DAVID GREENE, HOST:
This is Morning Edition from NPR News. Good morning. I'm David Greene. After weeks of protest, security forces in Turkey carried out a violent crackdown yesterday, arresting hundreds of people in Istanbul and other cities around the country. Riot police tear gassed protesters who were trying to return to Istanbul's Taksim Square Sunday.
Meanwhile, Prime Minister Recep Tayyip Erdogan addressed hundreds of thousands of cheering supporters at a pro-government rally nearby. The conservative Turkish leader attacked the international media and those supporting demonstrations as part of what he called a foreign plot to damage Turkey's image. We have more now from NPR's Peter Kenyon who joins us from Istanbul. Peter, good morning.
PETER KENYON, BYLINE: Morning, David.
GREENE: So remind us what happened here. After police cleared out protesters out of Taksim Square Saturday night, government officials said they were not going to allow people to come back. How have they managed this so far?
KENYON: Well, so far with a very large police presence and security forces backing them up. And increasingly, we're noticing what appear to be civilian supporters of the ruling party joining them. I first noticed this Saturday night at Gezi Park was being cleared. A line of police moved up toward the park and suddenly, a group of men came out of the side and started cheering and urging them on. And this has been seen more and more since then.
We spoke with people in three neighborhoods last night and they said they were watching groups of men traveling with the police, chasing demonstrators. Protesters did try to get back to Gezi Park but the police kept it locked down quite tightly. The Turkish Bar Association says 350 arrested in Istanbul, at least 100 in the capital Ankara. No official confirmation of those numbers yet. Gezi Park itself remains very quiet. The heavy equipment is gone and yesterday landscaping crews were in there planting flowers.
GREENE: And tell us more now, if you can, Peter, about what we're hearing from Prime Minister Erdogan. He's calling this a foreign plot?
KENYON: It was visually a very impressive speech in Istanbul yesterday. Hundreds of thousands of people. We spoke to a few of them and they said of course we support Erdogan. We remember when he came here in the '90s as mayor and he cleaned up the city. It's so much better now. Why wouldn't we support him? The prime minister himself said it was his duty to clear Gezi Park.
He said he tried to find a peaceful solution. The protesters had rejected it. But he did spend a lot of time whipping up the crowd against what he called foreign conspirators. He singled out three international media outlets by name, and he said they and Western governments were trying to make Turkey look bad. Some journalists reported being roughed up.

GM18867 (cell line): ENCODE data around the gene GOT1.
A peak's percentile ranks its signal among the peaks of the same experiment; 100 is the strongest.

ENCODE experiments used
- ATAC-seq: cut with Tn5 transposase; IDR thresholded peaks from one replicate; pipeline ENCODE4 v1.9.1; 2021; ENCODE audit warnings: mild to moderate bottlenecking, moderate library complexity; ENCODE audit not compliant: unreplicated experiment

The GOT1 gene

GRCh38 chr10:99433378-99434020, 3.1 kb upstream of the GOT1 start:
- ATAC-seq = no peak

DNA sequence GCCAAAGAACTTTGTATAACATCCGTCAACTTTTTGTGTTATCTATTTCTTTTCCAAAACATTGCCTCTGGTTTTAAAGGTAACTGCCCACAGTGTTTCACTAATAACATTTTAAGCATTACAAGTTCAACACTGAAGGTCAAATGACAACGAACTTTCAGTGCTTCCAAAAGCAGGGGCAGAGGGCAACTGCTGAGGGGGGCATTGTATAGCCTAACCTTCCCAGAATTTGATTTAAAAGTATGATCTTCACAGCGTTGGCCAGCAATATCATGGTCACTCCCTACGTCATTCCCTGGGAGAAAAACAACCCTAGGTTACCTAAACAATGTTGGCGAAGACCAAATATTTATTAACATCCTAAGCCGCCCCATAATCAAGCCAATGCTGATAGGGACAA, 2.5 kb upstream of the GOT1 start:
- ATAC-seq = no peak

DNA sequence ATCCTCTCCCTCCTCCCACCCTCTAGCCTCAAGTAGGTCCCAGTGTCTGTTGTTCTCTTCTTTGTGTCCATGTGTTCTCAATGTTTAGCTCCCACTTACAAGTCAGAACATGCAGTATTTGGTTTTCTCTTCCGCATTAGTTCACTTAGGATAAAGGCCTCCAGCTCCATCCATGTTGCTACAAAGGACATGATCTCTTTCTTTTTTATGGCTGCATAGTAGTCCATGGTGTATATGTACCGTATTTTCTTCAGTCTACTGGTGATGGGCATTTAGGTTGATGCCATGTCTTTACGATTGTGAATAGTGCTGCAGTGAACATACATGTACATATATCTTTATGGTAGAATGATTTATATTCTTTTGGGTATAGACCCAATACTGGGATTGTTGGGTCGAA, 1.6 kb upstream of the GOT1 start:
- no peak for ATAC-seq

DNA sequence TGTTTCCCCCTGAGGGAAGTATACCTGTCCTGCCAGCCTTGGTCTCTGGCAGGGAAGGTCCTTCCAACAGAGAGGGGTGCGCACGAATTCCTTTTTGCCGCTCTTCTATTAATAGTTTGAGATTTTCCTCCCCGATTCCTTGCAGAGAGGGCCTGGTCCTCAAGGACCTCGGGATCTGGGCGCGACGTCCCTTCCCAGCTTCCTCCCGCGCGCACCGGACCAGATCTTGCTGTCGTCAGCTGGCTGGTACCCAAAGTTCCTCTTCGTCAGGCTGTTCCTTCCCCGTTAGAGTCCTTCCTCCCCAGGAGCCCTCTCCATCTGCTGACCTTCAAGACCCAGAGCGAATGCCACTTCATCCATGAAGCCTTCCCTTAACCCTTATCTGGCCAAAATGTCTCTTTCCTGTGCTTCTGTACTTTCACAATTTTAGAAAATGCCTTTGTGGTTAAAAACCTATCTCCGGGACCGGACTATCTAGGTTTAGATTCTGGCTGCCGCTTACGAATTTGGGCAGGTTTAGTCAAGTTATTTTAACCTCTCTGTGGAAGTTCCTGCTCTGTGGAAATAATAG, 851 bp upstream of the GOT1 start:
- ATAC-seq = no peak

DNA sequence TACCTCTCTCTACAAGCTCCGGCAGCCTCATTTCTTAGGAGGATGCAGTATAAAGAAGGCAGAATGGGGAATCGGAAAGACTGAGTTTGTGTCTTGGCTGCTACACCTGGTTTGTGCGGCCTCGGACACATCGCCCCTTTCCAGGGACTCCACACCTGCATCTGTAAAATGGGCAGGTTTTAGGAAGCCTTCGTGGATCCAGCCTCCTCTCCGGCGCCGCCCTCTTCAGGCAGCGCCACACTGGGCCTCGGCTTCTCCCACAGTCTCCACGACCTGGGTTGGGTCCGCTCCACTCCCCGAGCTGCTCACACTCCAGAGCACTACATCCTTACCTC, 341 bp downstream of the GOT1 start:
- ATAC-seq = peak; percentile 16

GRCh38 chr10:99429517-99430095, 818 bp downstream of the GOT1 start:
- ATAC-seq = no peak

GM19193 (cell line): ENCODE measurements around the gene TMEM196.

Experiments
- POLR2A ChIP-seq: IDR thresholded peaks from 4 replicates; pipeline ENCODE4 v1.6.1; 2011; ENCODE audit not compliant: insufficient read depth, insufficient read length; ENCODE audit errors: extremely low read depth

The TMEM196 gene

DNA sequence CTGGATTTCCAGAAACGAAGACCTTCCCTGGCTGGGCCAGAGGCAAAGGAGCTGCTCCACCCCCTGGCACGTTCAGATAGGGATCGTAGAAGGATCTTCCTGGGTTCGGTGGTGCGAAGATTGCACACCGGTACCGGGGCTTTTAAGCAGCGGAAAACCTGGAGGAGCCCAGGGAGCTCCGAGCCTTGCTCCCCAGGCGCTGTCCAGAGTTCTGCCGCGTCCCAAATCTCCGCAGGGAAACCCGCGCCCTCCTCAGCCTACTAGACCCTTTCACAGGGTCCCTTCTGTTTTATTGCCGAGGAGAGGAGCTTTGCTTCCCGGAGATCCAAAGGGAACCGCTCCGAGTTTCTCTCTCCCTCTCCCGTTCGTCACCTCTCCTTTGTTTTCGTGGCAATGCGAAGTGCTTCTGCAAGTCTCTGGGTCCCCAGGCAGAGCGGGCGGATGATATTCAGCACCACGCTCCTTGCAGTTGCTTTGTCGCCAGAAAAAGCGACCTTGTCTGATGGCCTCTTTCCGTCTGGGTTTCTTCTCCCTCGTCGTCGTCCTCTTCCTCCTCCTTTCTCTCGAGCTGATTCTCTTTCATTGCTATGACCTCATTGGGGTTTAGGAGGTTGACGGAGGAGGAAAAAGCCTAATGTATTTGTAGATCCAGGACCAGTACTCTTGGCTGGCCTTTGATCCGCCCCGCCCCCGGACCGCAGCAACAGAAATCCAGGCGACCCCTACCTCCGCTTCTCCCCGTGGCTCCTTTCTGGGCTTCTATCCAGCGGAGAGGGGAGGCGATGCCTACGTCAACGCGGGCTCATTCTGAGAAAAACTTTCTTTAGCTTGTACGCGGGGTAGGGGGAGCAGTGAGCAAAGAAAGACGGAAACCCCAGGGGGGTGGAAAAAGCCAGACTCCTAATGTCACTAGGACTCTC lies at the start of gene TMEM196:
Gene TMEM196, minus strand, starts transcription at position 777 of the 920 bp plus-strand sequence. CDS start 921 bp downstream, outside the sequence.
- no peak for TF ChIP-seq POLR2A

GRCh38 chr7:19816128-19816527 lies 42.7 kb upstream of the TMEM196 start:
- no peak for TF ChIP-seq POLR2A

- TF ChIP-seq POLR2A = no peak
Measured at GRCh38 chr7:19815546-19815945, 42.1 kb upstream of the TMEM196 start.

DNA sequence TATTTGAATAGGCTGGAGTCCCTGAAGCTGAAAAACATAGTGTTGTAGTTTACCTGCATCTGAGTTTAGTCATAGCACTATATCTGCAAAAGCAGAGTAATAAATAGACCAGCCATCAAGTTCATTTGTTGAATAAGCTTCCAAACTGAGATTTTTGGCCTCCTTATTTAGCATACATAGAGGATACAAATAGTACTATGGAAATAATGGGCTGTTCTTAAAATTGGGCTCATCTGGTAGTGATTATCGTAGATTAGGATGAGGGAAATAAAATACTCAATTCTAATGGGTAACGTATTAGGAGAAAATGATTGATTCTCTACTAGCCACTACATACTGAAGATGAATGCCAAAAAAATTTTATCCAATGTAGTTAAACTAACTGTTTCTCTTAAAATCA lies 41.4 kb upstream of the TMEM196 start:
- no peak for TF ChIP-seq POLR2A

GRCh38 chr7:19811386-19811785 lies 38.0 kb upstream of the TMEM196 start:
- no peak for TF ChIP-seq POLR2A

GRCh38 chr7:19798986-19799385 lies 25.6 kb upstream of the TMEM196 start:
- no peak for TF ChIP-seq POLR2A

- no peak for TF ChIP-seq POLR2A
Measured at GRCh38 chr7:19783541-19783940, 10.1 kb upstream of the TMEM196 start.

Erdogan blamed bankers manipulating interest rates. He blamed lawyers representing detainees. He blamed doctors who tried to treat them. The blamed a hotel that allowed demonstrators to use the lobby. And he said the troublemakers were all related to unnamed terror organizations. And he said the main opposition party, the CHP, was trying to overthrow the government.
After that speech, as the crowd spilled back into the streets, that's when we started to get the reports of these civilian men joining the police.
GREENE: If we have the prime minister and his government taking more of a hard line, which of course seems to be stoking more resentment and more defiance, does anyone see a way out of this?
KENYON: There is growing unease within Erdogan's own party about the way this is going but no public effort to change direction. Nor is there much effort on the protesters' part to change direction. They say they'll continue massing if they can. The media say five trade unions are now on strike. Economists are watching the stock market. There are huge projects at stake here in the next six years for Turkey and Erdogan himself wants to become president, which will require political cooperation.
He wants a new constitution. He's got a very delicate operation going with the Kurdish minority, trying to bring peace to that long-running problem. So the stakes are very high and a lot of people are wondering how the government's going to act next.
GREENE: All right. NPR's Peter Kenyon in Istanbul, updating us on the crackdown on protests in Turkey. Peter, thanks so much.
KENYON: You're welcome, David.
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